Takeaway: A March 2017 D.C. Circuit decision excluding solicited faxes from the scope of the TCPA may spell trouble for class action plaintiffs. The Northern District of Illinois recently ruled that, at least where there is concrete evidence that some class members had consented to receive the fax advertisements, individualized issues involved in determining whether each class member consented preclude class certification. The decision provides another arrow in the quiver of TCPA class action defendants.
In Alpha Tech Pet Inc. v. Lagasse, LLC, No. 16 C 4321, 2017 WL 5069946, at *4 (N.D. Ill. Nov. 3, 2017), the district court granted the defendants’ motion to deny class certification, finding that the mini trials required to determine whether each class member consented to receive faxes would defeat predominance and superiority. Alpha Tech is one of the first class certification decisions rendered since the D.C. Circuit’s decision in Bais Yaakov of Spring Valley v. FCC, 852 F.3d 1078 (D.C. Cir. 2017).
In Bais Yaakov, the D.C. Circuit invalidated the FCC’s Solicited Fax Rule, which required all fax advertisements (whether solicited or unsolicited) to display a TCPA-compliant opt-out notice, to the extent it required an opt-out notice on solicited fax advertisements. The D.C. Circuit held that, because the plain language of the TCPA extended only to unsolicited fax advertisements, the FCC lacked authority to regulate solicited faxes. After Boris Yaakov, a TCPA class can no longer include class members who consented to receive faxes from the defendant.
The plaintiffs in Alpha Tech argued that Boris Yaakov was binding only in the D.C. Circuit. The Illinois district court easily rejected that argument, finding that, because the petitions challenging the “FCC’s Solicited Fax Rule” were consolidated and assigned to the D.C. Circuit, the decision invalidating the FCC rule’s application to solicited faxes was controlling outside the circuit, including in the Seventh Circuit.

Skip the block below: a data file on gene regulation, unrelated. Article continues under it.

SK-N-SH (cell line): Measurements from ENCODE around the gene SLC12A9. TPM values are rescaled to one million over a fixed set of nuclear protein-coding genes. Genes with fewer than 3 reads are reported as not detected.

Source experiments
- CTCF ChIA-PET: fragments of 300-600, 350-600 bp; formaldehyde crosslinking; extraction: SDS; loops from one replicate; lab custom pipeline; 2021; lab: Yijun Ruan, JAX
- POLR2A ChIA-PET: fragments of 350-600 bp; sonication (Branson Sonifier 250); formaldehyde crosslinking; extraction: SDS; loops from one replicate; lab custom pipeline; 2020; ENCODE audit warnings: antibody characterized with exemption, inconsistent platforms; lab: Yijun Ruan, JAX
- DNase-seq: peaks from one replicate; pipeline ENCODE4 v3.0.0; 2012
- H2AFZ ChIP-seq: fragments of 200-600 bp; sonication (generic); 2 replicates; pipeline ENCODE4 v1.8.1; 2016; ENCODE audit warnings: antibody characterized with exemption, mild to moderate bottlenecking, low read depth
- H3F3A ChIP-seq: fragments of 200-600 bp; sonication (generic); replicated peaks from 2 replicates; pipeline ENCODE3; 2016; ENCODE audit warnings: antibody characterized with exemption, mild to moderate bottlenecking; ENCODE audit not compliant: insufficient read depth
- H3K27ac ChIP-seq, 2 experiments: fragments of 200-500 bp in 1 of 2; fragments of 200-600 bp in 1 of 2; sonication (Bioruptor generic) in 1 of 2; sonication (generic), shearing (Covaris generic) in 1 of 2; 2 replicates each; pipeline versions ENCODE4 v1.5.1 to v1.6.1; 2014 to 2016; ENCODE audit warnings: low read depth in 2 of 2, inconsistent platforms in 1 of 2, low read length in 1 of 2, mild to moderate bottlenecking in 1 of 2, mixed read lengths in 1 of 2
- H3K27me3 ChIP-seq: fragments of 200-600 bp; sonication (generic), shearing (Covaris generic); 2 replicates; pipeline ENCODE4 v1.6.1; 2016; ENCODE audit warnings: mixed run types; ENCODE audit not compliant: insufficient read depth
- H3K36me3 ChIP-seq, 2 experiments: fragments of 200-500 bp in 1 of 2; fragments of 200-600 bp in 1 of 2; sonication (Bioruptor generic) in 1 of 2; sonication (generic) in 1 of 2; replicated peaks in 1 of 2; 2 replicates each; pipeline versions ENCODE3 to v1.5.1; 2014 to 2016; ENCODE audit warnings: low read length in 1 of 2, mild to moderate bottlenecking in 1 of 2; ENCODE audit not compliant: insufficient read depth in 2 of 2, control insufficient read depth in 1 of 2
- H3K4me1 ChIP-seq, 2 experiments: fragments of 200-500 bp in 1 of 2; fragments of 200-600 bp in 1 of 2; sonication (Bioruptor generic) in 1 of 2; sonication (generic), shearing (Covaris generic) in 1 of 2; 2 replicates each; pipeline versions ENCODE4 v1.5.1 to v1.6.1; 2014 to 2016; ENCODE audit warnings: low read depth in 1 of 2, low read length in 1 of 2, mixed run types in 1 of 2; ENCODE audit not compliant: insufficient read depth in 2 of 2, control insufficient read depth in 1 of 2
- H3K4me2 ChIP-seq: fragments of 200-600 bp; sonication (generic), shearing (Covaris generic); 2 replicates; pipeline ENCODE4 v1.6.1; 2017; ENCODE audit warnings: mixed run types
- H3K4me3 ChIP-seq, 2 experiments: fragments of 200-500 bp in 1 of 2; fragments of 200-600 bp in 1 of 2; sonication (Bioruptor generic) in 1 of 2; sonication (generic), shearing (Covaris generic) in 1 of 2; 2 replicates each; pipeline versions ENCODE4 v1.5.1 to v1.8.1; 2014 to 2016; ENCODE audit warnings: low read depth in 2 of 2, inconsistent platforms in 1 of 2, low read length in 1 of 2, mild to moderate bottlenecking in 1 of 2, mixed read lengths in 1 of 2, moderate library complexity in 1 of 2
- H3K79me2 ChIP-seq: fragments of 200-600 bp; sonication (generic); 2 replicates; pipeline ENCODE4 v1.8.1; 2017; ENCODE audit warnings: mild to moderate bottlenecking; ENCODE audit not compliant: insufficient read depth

After determining that Boris Yaakov applied, the district court turned to its impact on class certification. The class in Alpha Tech had been previously rejected as “fail-safe” and was re-defined to include all persons who received a fax from the defendants that included a specifically-worded opt-out notice. (A “fail safe” class is a class defined so that whether a person qualifies as a member depends on whether the person has a valid claim. See our prior post, Filing an early motion to strike class allegations.) Prior to Boris Yaakov, so long as the opt-out notice did not comply with the TCPA, every class member could state a TCPA claim, even if he or she had consented to receive faxes. But after Boris Yaakov, a district court is required to assess whether each class member consented to receive fax advertisements from the TCPA defendant. The district court held that determination of consent would require a “form-by-form inquiry” that was sufficiently individualized to preclude class certification.
But Alpha Tech suggests that Boris Yaakov does not preclude class certification in every TCPA fax case. Instead, there must be “concrete evidence of consent.” The defendants in Alpha Tech had produced evidence that thousands of putative class members had submitted consent forms. Identifying the class would thus require cross-checking thousands of consent forms against the tens of thousands of class members. And because the database containing the consent data was unreliable, and some of the consent forms had been destroyed in a hurricane, assessing consent was especially complex and would have required a series of mini-trials.